Pikes Peak. What can I say....it was the most humbling and exhilarating experience I have ever had.

I have been training for this race for a year and a half. I was supposed to run the 1996 version, after the first half-year of training when a roll-over accident two weeks before race day put my head and my back on the injured reserve list and put race plans on hold. The last 12 months have been an exercise in proving to myself that I can still be/return to being the runner I want to be.

Prerace preparation was *very* careful. Gallons of water, lots of rest, and a leisurely Friday. I did NOT want a repeat of Mount Evans. Got to Colorado Springs early enough to pick up my packet in town. GREAT shirt. Poked around Manitou Springs, checking out the first 1/2 mile of the course and shops downtown. Husband got a hat with "shadow of a trout" on the front; I got an icey to cool off. Grins all around. Found our way to the spaghetti dinner....paced the aisles flaunting my drs shirt and eventually rendezvoused with Charlie (and spouse), Todd (and daughter...great playmate for my boys) (Todd comes equipped with portable drs sign and signpost...very handy fellow!) and Abby. Between us we had enough nerves for a string orchestra. Let's get this show on the road!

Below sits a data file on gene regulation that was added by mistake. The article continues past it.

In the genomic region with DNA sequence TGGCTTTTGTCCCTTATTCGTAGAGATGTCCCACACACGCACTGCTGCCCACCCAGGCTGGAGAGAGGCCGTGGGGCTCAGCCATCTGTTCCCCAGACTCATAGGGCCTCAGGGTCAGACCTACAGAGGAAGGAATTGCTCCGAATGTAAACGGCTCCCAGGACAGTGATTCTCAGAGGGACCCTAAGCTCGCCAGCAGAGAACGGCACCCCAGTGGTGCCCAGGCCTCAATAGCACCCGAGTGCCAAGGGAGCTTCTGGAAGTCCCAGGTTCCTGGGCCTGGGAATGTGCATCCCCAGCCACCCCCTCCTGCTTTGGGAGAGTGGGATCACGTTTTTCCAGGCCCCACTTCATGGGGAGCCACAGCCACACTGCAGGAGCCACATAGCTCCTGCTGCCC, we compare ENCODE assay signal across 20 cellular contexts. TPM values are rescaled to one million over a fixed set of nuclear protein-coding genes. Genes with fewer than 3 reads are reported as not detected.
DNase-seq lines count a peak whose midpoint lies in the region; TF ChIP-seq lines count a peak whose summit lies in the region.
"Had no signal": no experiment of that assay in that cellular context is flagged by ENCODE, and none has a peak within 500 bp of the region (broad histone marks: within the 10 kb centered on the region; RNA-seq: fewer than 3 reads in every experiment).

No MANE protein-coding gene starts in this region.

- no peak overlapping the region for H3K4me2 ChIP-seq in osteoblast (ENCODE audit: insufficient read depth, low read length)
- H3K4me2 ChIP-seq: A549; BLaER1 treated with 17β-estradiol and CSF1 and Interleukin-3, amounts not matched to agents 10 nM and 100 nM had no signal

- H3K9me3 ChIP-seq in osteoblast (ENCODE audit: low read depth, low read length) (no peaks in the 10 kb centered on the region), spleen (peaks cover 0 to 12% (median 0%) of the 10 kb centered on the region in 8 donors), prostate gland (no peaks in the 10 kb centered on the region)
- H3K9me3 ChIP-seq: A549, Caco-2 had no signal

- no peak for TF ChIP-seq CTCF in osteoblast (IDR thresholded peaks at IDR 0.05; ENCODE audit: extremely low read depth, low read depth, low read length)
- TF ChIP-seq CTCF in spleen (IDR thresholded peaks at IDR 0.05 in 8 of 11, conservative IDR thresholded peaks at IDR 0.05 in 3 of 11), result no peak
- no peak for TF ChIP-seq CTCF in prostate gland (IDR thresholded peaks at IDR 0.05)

A few little oddities in the hours before the race:
- period starts during the night. Harumph.
- bites of early a.m. bagel hit my stomach like a rock. Stop at three bites....can't worry about it.
- head to the lobby to rendezvous with my training partner for the\ trip to Manitou and the start. See her husband. Training partner was sick all night and won't be running. PJV turns many shades of pale and is totally incredulous. But....can't worry about it.

Manitou Springs and the start:
- wander around looking for mustard colored shirt and blue hat (Nancy) and actually find her! Wish eachother well. What a race she had. CONGRATS! Look unsuccessfully for 52" bodybuilder with long blonde hair. I dont feel like I'll have really had the full Pikes Peak experience without seeing Tam but....can't worry about it. Do see Charlie again....more well wishes....